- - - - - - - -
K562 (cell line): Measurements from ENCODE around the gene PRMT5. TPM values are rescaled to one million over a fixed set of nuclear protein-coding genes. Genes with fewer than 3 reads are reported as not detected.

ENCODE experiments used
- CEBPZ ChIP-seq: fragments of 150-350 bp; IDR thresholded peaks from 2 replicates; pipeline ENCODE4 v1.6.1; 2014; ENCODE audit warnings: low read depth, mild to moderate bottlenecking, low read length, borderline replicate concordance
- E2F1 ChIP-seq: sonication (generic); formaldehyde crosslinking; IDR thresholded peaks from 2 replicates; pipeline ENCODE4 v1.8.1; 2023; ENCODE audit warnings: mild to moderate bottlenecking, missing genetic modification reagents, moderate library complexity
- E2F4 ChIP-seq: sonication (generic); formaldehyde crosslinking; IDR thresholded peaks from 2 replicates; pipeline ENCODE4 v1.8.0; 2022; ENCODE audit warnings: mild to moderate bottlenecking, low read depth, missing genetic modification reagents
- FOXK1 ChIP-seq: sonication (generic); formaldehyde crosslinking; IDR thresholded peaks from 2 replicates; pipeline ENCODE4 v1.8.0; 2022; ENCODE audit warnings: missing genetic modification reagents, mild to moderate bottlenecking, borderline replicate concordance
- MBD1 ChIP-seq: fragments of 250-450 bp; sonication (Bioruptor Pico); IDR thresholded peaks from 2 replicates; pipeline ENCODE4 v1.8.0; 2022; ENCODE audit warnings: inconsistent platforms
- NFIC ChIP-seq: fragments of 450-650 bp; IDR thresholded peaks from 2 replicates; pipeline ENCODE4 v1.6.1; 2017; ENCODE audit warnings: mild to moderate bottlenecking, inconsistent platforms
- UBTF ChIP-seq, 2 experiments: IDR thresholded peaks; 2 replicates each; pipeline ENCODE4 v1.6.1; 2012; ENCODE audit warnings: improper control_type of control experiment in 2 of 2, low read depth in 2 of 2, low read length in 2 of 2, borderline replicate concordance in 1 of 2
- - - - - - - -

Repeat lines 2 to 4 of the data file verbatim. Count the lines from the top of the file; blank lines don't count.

ENCODE experiments used
- CEBPZ ChIP-seq: fragments of 150-350 bp; IDR thresholded peaks from 2 replicates; pipeline ENCODE4 v1.6.1; 2014; ENCODE audit warnings: low read depth, mild to moderate bottlenecking, low read length, borderline replicate concordance
- E2F1 ChIP-seq: sonication (generic); formaldehyde crosslinking; IDR thresholded peaks from 2 replicates; pipeline ENCODE4 v1.8.1; 2023; ENCODE audit warnings: mild to moderate bottlenecking, missing genetic modification reagents, moderate library complexity